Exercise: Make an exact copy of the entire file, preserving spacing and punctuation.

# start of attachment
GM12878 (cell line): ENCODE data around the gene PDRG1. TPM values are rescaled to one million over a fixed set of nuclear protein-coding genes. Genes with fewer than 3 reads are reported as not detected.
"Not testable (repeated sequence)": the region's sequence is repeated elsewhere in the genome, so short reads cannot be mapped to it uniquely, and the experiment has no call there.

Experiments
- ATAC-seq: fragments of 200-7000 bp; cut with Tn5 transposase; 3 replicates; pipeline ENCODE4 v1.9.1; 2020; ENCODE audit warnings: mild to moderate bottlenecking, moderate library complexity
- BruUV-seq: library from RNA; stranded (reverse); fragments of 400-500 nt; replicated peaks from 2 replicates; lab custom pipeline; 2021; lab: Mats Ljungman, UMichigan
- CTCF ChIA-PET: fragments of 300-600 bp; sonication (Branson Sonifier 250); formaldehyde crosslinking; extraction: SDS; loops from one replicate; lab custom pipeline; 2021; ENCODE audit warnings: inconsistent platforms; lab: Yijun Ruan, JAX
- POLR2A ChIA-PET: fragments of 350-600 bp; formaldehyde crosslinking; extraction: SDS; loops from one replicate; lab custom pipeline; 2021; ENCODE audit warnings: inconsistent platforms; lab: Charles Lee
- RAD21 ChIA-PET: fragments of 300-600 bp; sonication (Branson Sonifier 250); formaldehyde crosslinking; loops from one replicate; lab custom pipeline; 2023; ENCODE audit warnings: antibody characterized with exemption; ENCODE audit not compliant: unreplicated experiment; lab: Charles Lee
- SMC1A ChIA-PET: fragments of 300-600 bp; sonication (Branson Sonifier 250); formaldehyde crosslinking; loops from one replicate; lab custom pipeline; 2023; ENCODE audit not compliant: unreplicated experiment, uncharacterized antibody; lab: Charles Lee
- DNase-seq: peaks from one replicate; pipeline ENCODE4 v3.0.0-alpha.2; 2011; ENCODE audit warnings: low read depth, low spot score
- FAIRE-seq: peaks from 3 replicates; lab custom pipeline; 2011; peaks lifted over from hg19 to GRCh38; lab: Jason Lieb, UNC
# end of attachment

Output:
GM12878 (cell line): ENCODE data around the gene PDRG1. TPM values are rescaled to one million over a fixed set of nuclear protein-coding genes. Genes with fewer than 3 reads are reported as not detected.
"Not testable (repeated sequence)": the region's sequence is repeated elsewhere in the genome, so short reads cannot be mapped to it uniquely, and the experiment has no call there.

Experiments
- ATAC-seq: fragments of 200-7000 bp; cut with Tn5 transposase; 3 replicates; pipeline ENCODE4 v1.9.1; 2020; ENCODE audit warnings: mild to moderate bottlenecking, moderate library complexity
- BruUV-seq: library from RNA; stranded (reverse); fragments of 400-500 nt; replicated peaks from 2 replicates; lab custom pipeline; 2021; lab: Mats Ljungman, UMichigan
- CTCF ChIA-PET: fragments of 300-600 bp; sonication (Branson Sonifier 250); formaldehyde crosslinking; extraction: SDS; loops from one replicate; lab custom pipeline; 2021; ENCODE audit warnings: inconsistent platforms; lab: Yijun Ruan, JAX
- POLR2A ChIA-PET: fragments of 350-600 bp; formaldehyde crosslinking; extraction: SDS; loops from one replicate; lab custom pipeline; 2021; ENCODE audit warnings: inconsistent platforms; lab: Charles Lee
- RAD21 ChIA-PET: fragments of 300-600 bp; sonication (Branson Sonifier 250); formaldehyde crosslinking; loops from one replicate; lab custom pipeline; 2023; ENCODE audit warnings: antibody characterized with exemption; ENCODE audit not compliant: unreplicated experiment; lab: Charles Lee
- SMC1A ChIA-PET: fragments of 300-600 bp; sonication (Branson Sonifier 250); formaldehyde crosslinking; loops from one replicate; lab custom pipeline; 2023; ENCODE audit not compliant: unreplicated experiment, uncharacterized antibody; lab: Charles Lee
- DNase-seq: peaks from one replicate; pipeline ENCODE4 v3.0.0-alpha.2; 2011; ENCODE audit warnings: low read depth, low spot score
- FAIRE-seq: peaks from 3 replicates; lab custom pipeline; 2011; peaks lifted over from hg19 to GRCh38; lab: Jason Lieb, UNC